Which would have been good, except that Saloman’s price was toleration of vampire existence.
“I don’t trust vampires,” Etienne admitted. “I don’t see how anyone who’s ever fought them could trust them. I don’t believe in Saloman’s détente, and I certainly don’t believe the eventual outcome will be either peaceful or good for humanity.”
The foreign hunter’s lip curled. “And yet you toe the line. Obey orders.”
“You needn’t say it as if I’m some Nazi war criminal making excuses!”
“More Germans should have refused Nazi orders. More hunters should say no to what they don’t believe in. The situation is not yet unsavable if we act now.”
Etienne halted, and this time, the stranger stopped too. “Who the fuck are you?” Etienne demanded.
“Konrad. Most hunters hate me as much as vampires do.”
“Konrad!” Etienne repeated, startled. But, of course, it made perfect sense. Konrad, once the leader of the elite Hungarian first team of hunters, acknowledged around the world as the best, had left the organization some months ago. Or been pushed. Opinions varied. But all agreed on the reason behind the parting being Konrad’s refusal to compromise on the issue of vampire toleration. He believed vampire overlord Saloman to be the biggest threat to humanity in centuries, and advocated putting all resources into capturing and killing him. A feat most regarded as impossible. Having just seen Konrad fight, Etienne began to believe nothing was impossible.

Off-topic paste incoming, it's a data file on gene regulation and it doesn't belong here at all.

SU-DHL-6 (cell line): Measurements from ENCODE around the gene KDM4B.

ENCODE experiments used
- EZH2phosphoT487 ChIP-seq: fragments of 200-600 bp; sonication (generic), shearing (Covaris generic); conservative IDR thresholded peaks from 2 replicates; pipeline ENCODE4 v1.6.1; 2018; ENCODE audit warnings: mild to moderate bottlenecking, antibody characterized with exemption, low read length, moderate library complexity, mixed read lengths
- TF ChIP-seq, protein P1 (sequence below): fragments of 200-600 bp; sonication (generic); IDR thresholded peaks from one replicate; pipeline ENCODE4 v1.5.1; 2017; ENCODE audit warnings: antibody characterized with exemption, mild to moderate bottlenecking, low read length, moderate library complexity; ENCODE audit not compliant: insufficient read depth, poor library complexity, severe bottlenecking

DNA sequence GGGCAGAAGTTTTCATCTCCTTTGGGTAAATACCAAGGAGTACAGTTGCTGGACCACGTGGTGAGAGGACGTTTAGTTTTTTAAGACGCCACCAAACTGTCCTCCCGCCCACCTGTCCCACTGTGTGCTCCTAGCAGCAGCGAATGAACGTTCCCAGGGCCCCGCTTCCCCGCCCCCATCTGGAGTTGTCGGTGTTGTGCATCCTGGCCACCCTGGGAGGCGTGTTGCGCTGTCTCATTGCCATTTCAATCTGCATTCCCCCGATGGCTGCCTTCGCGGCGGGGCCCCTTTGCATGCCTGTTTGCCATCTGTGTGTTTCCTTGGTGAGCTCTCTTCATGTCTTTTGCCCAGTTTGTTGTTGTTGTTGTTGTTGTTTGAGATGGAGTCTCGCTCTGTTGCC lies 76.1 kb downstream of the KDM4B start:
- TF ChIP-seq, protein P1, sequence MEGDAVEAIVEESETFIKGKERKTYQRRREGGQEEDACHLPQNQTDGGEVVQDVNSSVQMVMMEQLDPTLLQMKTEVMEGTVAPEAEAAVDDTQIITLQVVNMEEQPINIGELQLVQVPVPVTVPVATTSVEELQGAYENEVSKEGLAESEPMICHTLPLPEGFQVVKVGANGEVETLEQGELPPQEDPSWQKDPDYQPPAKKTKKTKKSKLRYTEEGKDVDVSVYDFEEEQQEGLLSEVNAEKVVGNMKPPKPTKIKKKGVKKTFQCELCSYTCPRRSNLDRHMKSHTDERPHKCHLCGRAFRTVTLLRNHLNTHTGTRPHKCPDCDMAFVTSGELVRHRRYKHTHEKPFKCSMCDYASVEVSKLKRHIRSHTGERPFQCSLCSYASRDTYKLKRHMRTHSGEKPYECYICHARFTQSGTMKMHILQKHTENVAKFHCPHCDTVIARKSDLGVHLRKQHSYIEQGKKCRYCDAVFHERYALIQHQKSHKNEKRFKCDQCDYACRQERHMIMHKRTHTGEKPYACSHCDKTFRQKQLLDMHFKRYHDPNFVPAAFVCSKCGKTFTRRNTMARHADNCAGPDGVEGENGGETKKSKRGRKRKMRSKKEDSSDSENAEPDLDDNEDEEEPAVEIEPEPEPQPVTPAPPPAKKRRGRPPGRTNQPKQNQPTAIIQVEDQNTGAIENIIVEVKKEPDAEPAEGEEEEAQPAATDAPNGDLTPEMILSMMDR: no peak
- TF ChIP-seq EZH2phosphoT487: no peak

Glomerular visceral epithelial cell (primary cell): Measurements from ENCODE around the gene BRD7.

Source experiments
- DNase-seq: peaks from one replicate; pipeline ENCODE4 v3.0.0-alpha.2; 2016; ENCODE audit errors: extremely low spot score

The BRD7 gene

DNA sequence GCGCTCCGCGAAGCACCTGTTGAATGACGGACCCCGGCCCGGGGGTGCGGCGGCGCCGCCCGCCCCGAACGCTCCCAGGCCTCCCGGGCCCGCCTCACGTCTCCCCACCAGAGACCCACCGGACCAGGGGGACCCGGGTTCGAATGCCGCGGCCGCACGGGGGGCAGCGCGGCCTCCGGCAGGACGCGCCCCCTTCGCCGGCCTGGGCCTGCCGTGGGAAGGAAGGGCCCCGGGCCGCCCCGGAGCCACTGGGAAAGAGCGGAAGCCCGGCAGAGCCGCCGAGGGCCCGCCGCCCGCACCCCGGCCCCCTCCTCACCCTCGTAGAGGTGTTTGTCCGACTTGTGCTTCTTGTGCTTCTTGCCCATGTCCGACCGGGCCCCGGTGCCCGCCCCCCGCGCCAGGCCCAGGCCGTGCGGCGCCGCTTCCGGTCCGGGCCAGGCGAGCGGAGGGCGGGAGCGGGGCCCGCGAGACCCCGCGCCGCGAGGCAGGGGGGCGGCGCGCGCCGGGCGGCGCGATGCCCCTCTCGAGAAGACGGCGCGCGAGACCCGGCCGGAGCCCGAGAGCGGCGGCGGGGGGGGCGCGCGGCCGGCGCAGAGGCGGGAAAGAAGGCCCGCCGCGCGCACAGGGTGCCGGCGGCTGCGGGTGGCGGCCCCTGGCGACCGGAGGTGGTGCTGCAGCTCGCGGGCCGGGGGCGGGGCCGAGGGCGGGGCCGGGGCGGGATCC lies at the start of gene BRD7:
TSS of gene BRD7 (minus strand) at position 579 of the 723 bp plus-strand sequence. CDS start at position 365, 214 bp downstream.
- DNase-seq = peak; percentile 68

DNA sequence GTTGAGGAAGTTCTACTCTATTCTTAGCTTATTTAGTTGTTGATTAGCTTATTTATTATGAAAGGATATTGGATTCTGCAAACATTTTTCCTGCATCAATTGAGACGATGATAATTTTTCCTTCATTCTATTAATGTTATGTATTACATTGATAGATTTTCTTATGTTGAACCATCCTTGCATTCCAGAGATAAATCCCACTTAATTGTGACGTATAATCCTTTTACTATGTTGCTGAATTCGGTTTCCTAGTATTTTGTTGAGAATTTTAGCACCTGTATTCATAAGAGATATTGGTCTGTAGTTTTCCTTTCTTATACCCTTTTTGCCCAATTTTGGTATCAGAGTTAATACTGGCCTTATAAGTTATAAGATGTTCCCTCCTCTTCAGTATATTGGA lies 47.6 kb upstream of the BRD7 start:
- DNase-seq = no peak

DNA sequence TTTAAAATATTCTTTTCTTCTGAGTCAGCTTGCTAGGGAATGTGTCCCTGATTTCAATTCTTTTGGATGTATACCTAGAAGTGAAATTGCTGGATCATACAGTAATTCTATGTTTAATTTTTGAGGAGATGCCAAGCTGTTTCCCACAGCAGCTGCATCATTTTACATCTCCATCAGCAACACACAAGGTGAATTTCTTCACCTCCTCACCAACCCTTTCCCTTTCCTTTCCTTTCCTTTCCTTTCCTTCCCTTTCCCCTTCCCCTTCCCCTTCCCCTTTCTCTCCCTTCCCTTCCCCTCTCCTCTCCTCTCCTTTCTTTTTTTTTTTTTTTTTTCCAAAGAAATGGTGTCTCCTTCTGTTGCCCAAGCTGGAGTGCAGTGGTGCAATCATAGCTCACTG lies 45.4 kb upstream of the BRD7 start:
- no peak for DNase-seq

Etienne thrust out his hand. “It’s an honor,” he said seriously.
Konrad looked at the hand and then shook it briefly before walking on.
“What brings you to Paris?” Etienne asked, falling into step beside him once more.
“Among other things, I’m looking for like-minded hunters.”
Etienne drew in his breath. His heart beat suddenly faster. “For what?”
Konrad glanced at him. “For real hunting. For opposing Saloman before it’s too late.”
“Isn’t it already too late?”
“No. It won’t be easy, but he can be killed. The worst danger of all comes from the prospect of a Saloman dynasty. He’s about to have a child, did you know that?”
“I didn’t believe it,” Etienne admitted. “Vampires don’t have babies.”
“Apparently, this one does. It’s no trick. I know Elizabeth Silk, the mother, and this is Saloman’s child.”
Etienne seized his arm. “So the prospect of vampire domination really could be eternal?”
“Saloman could be sent back to sleep.” Konrad stared at the hand on his arm until Etienne snatched it back. “It’s not impossible; it’s happened before. Enough hunters in the right situation could achieve this. But how many hunters do you know who’d actually believe in the evil of a human child?”
Etienne swallowed. “No one could stake a child.”
“Which is what really could make vampire rule eternal. A monster with the face of a human. Didn’t they call Lucifer the Great Deceiver? This child scares me a hell of a lot more.”
“But…how can we deal with such an impossible situation?” Etienne demanded. “What’s the point of recognizing it if we can’t fight it?”
“We can fight it,” Konrad said curtly.
“In the short term,” Konrad said after a brief pause, “have you come across a French vampire called Georges, who may have gone recently to Britain?”
Konrad barely had time to collect his new fake passport before catching the first train to Calais and boarding the Dover ferry, where he found a quiet place to rest in the closed bar lounge. He’d been awake for two days, and yet even now, as he lay on the bench, staring at the slightly grubby ceiling, sleep eluded him.